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Disabil Rehabil. 2009;31(24):1980-7. doi: 10.3109/09638280902874154.

Increased mortality among individuals with chronic widespread pain relates to lifestyle factors: a prospective population-based study.

Author information

1
School of Health and Society, Kristianstad University College, Kristianstad, Sweden. ingemar.andersson@hkr.se

Abstract

PURPOSE:

Widespread chronic pain has been related to disability and loss of quality of life, but in a few epidemiological studies also to increased mortality. The aim of this study was to further investigate the relationship between chronic pain, lifestyle factors and all cause mortality.

METHODS:

A random sample of an adult (age 25-74) Swedish population (n = 1609) responded to a comprehensive questionnaire on pain, other symptoms, lifestyle, work and socioeconomic factors in 1988. Mortality data for this cohort between 1988 and 2002 were analysed. Survival analysis (Kaplan-Meier) and Cox proportional regression were used to study initially reported factors influencing survival.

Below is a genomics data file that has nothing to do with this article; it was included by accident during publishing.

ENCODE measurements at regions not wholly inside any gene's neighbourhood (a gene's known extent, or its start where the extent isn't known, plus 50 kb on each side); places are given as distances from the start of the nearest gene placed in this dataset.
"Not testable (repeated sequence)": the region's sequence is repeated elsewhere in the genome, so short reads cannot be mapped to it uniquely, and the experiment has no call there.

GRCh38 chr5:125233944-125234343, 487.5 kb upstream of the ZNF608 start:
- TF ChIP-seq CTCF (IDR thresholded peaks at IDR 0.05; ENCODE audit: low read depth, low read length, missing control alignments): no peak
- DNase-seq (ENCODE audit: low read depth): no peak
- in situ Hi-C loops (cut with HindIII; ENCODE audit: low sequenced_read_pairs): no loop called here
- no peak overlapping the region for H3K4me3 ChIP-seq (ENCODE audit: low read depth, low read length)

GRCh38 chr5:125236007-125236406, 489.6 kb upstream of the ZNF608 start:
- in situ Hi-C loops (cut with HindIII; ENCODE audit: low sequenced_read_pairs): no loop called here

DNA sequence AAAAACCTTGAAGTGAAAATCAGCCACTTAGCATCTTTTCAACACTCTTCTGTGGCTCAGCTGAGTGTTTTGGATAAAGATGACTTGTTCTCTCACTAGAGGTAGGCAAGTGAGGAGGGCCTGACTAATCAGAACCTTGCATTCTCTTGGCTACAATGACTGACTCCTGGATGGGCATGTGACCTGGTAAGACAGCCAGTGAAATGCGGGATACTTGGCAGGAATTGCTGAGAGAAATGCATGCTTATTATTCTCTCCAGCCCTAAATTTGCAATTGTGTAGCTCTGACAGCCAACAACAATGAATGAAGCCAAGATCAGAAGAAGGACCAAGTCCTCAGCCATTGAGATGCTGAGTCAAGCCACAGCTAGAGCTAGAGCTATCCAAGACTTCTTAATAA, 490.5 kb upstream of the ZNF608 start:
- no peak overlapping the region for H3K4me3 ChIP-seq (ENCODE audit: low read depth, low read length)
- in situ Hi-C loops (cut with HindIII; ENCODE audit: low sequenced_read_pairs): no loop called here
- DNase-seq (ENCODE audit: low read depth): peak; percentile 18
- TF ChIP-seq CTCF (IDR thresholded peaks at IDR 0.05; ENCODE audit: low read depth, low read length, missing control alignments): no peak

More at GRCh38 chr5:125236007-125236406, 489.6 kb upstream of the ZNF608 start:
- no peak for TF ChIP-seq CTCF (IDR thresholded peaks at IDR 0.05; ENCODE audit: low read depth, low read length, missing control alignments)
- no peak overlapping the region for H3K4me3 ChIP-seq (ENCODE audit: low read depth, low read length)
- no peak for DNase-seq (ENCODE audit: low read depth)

RESULTS:

Individuals with widespread chronic pain showed an increased mortality risk (hazard ratio, HR = 1.95, CI: 1.26-3.03) compared to the group without chronic pain. Death due to cardiovascular disease accounted for the increased mortality. Adjustment for lifestyle factors eliminated the excess risk.

CONCLUSIONS:

Increased mortality among individuals with widespread chronic pain is related to factors like smoking, sleep disturbances and low physical activity. The result emphasises the importance of including lifestyle factors in a cognitive-behavioural rehabilitation process. It remains to be shown whether health promotion activities aimed at lifestyle could change mortality among individuals with chronic pain.

PMID:
19874076
DOI:
10.3109/09638280902874154
[Indexed for MEDLINE]

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